Fala-masi makes a comeback

By Sarafina Sanerivi 15 February 2016, 12:00AM

Traditional Samoan arts and crafts is oneof the unique aspects of the country’s culture. 

 However, some of these traditions have been slowly fading away, which is why the Faleapuna’s Women’s Committee initiated the revival of the fala-masi.

Falamasi is a unique type of mat which is particularly made by the women of Faleapuna. 

The revival is driven by their inspiration to ‘Uphold our culture, heritage and traditions.”

In an interview with the President of the Women’s Committee, Mulipola Anarosa Molio’o, she said that the fala-masi was what made Faleapuna known back in days past. 

“This was because Faleapuna is the only village who know how to make this type of mat.” 

Mulipola articulated that making fala-masi was a leisure pursuit their foremothers used to do when they were still alive. 

“Many of our present generation, witnessed how passionate they were with making the mats and how fast they could do it.”

The skills were then passed on down from generation to generation through.

However, the women of Faleapuna stopped making fala-masi when the government enforced the making of the traditional Samoan Fine mat [ie sae], said Mulipola.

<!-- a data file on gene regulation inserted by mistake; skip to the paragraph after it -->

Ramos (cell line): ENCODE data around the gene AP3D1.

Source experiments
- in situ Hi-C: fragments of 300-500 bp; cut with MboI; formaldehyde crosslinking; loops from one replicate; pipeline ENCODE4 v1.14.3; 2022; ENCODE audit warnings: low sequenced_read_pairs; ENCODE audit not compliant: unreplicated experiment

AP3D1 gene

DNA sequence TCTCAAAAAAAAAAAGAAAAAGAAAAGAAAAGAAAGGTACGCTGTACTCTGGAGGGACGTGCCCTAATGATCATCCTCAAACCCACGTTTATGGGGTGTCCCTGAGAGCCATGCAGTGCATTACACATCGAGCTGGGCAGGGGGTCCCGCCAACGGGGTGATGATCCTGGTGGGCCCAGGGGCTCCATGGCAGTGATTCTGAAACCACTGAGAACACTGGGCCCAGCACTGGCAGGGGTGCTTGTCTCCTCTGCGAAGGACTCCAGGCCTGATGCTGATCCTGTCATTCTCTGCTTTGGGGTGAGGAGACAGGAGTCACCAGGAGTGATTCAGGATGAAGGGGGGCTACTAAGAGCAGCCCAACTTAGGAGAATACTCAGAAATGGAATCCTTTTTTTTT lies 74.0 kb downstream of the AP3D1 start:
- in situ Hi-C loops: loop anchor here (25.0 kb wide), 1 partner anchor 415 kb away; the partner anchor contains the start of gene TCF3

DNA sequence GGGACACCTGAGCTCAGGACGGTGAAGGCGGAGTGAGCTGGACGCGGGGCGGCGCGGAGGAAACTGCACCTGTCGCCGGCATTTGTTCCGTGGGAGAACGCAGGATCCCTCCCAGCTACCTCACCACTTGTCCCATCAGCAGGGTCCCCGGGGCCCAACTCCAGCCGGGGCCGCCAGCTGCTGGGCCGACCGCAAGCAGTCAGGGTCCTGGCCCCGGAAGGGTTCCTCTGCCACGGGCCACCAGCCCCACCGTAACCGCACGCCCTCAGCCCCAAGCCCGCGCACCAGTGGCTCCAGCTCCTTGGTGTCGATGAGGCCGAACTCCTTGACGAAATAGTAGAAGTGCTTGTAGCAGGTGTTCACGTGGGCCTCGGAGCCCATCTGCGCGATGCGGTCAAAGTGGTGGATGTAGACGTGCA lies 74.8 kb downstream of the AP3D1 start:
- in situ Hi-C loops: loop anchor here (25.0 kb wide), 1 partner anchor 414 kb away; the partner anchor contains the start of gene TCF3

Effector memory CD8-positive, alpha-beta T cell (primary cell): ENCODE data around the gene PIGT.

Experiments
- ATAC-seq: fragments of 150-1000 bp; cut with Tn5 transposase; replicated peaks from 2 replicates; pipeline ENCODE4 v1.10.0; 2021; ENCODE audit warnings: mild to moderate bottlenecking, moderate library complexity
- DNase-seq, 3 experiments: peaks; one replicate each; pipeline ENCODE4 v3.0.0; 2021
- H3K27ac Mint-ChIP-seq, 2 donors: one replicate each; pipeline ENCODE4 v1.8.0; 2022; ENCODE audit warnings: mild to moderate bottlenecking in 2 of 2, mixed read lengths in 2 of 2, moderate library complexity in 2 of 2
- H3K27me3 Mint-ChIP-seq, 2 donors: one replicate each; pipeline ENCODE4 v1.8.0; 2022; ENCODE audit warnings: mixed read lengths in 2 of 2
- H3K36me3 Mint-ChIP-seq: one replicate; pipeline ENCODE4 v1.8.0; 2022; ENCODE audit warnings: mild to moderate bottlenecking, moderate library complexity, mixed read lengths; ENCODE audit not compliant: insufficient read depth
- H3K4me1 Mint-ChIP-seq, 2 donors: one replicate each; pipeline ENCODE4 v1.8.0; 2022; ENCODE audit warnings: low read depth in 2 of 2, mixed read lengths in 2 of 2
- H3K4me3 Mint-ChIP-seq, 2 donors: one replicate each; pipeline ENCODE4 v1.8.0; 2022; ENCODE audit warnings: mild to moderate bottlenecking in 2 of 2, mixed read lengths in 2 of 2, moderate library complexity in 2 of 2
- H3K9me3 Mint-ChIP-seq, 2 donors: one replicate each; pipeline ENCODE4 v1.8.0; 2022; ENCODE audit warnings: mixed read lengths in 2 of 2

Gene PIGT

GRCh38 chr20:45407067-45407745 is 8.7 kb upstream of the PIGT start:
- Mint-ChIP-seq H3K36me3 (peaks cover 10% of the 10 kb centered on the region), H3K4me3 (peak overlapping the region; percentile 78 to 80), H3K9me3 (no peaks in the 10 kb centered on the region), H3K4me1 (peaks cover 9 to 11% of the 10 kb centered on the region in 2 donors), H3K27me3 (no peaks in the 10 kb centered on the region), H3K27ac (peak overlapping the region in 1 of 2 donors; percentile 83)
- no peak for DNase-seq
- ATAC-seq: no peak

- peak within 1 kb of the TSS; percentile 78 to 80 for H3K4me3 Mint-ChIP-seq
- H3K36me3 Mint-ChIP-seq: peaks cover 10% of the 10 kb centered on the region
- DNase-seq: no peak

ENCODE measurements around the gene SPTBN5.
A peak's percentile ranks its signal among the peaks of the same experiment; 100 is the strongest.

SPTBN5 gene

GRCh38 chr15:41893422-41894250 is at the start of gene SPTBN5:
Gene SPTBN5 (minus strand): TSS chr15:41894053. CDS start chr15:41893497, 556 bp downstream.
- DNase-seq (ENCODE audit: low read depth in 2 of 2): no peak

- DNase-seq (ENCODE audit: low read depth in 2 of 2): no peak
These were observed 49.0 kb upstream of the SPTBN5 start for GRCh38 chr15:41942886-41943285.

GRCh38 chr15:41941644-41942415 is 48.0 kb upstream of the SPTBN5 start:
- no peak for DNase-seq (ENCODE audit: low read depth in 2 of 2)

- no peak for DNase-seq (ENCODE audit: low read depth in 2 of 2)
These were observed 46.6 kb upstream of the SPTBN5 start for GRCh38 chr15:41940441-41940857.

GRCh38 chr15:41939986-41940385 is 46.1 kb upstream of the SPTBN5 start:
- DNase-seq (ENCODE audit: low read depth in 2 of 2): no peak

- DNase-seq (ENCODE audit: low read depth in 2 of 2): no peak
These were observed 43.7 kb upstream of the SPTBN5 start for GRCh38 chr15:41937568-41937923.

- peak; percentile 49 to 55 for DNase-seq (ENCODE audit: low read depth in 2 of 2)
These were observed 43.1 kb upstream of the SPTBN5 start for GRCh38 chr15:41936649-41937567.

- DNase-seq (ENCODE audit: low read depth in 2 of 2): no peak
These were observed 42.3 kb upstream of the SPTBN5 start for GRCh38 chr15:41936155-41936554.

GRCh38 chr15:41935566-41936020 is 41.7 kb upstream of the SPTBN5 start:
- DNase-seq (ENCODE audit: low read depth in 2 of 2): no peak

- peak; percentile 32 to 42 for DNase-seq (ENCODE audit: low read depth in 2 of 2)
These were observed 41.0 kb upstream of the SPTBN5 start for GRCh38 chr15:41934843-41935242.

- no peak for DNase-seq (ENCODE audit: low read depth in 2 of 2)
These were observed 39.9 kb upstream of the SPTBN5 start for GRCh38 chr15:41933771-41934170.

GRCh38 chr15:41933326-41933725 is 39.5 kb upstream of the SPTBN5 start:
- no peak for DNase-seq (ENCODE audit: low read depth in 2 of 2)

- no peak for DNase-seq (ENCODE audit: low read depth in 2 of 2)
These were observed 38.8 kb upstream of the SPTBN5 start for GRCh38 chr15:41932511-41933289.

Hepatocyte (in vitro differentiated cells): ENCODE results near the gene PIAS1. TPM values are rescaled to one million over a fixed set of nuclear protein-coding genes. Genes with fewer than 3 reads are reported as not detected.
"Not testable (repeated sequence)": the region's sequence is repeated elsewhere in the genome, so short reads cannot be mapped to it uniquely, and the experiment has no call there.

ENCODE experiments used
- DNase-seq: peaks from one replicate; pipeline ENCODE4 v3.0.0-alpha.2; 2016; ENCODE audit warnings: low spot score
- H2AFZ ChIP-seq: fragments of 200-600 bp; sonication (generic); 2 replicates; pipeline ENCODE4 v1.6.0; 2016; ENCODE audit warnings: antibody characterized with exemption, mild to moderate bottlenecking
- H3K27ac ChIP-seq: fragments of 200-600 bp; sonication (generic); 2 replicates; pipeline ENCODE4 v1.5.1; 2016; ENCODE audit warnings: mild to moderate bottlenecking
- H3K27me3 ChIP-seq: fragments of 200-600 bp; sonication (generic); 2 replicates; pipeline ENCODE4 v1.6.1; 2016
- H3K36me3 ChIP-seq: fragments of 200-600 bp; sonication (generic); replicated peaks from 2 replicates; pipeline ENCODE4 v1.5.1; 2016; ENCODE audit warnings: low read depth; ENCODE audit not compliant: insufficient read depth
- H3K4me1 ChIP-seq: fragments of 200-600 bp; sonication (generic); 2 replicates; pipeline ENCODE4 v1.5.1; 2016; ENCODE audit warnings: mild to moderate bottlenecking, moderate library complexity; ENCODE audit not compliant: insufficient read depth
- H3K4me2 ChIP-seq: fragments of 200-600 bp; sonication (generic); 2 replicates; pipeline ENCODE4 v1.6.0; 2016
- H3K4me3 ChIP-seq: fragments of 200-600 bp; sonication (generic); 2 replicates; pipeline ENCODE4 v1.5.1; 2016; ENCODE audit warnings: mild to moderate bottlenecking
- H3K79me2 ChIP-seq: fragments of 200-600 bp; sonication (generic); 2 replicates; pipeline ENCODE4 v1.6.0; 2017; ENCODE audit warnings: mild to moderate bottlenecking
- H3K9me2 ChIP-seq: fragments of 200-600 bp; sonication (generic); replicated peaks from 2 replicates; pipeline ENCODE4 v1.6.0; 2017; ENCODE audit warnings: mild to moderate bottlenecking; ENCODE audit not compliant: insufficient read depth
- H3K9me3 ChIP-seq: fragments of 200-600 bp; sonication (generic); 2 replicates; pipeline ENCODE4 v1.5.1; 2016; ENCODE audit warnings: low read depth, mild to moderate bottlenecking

“But it is time to bring back this type of cultural practice which belongs to our village.

“Our mothers and grandmothers worked so hard to maintain and uphold this tradition and we don’t want to let it die out. That is why we are reviving the making of Falamasi so that we can also teach our daughters and children about such skills and also it can be a great way for our Women’s Committee to earn money.”

The Faleapuna’s Women’s Committee is in charge of taking care of the primary school and they are now fundraising for their next project which is the erection of their new school building. 

The fala-masi is a type of mat which looks like the Chinese mat [fala Saina] with traditional Samoan patterns.

“The different women in the Women’s Committee come up with their own designs and they are very creative. Therefore we want to encourage our women, young and old to continue on with this kind of work.

“This is our gift from God and we want to uphold it and maintain it.”

Mulipola said that the main difficulty in making fala-masi is finding the ink for the designs.

However, Mulipola said that compared to other traditional fine mats, the fala-masi is very easy to make. 

“With the experience and skills we can do it in one day and then we have to dry it out in the sun before using it.

“I think the Falamasi is more appropriate to use in Samoa than the fala-saina when we have guests. And the fala-masi is a better quality.” 


By Sarafina Sanerivi 15 February 2016, 12:00AM

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